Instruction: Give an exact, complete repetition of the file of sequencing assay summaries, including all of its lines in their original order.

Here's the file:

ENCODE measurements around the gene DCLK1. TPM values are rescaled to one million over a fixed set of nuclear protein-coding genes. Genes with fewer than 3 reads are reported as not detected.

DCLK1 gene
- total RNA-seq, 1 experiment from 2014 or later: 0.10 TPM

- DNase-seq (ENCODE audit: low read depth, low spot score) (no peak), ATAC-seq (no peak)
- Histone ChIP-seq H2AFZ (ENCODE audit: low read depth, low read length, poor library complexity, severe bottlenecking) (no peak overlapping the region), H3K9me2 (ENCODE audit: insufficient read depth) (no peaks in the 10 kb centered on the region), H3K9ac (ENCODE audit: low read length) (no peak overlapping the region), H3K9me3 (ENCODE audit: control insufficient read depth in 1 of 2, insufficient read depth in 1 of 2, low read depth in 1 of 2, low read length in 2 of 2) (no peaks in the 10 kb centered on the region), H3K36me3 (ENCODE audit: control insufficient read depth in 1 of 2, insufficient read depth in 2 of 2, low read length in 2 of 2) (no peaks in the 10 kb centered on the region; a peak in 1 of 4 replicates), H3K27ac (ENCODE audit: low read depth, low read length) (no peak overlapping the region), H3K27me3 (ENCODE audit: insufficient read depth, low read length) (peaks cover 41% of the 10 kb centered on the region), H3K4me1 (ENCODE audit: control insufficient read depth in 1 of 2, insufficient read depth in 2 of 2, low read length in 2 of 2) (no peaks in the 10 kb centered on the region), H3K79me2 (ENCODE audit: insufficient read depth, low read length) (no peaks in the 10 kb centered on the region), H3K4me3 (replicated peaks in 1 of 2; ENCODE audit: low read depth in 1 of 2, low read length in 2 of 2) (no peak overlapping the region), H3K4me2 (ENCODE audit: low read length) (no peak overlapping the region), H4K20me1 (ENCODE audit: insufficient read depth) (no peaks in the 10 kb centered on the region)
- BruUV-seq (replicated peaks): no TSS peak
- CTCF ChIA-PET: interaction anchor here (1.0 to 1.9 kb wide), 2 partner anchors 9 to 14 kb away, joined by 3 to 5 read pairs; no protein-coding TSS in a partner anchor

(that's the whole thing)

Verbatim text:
ENCODE measurements around the gene DCLK1. TPM values are rescaled to one million over a fixed set of nuclear protein-coding genes. Genes with fewer than 3 reads are reported as not detected.

DCLK1 gene
- total RNA-seq, 1 experiment from 2014 or later: 0.10 TPM

- DNase-seq (ENCODE audit: low read depth, low spot score) (no peak), ATAC-seq (no peak)
- Histone ChIP-seq H2AFZ (ENCODE audit: low read depth, low read length, poor library complexity, severe bottlenecking) (no peak overlapping the region), H3K9me2 (ENCODE audit: insufficient read depth) (no peaks in the 10 kb centered on the region), H3K9ac (ENCODE audit: low read length) (no peak overlapping the region), H3K9me3 (ENCODE audit: control insufficient read depth in 1 of 2, insufficient read depth in 1 of 2, low read depth in 1 of 2, low read length in 2 of 2) (no peaks in the 10 kb centered on the region), H3K36me3 (ENCODE audit: control insufficient read depth in 1 of 2, insufficient read depth in 2 of 2, low read length in 2 of 2) (no peaks in the 10 kb centered on the region; a peak in 1 of 4 replicates), H3K27ac (ENCODE audit: low read depth, low read length) (no peak overlapping the region), H3K27me3 (ENCODE audit: insufficient read depth, low read length) (peaks cover 41% of the 10 kb centered on the region), H3K4me1 (ENCODE audit: control insufficient read depth in 1 of 2, insufficient read depth in 2 of 2, low read length in 2 of 2) (no peaks in the 10 kb centered on the region), H3K79me2 (ENCODE audit: insufficient read depth, low read length) (no peaks in the 10 kb centered on the region), H3K4me3 (replicated peaks in 1 of 2; ENCODE audit: low read depth in 1 of 2, low read length in 2 of 2) (no peak overlapping the region), H3K4me2 (ENCODE audit: low read length) (no peak overlapping the region), H4K20me1 (ENCODE audit: insufficient read depth) (no peaks in the 10 kb centered on the region)
- BruUV-seq (replicated peaks): no TSS peak
- CTCF ChIA-PET: interaction anchor here (1.0 to 1.9 kb wide), 2 partner anchors 9 to 14 kb away, joined by 3 to 5 read pairs; no protein-coding TSS in a partner anchor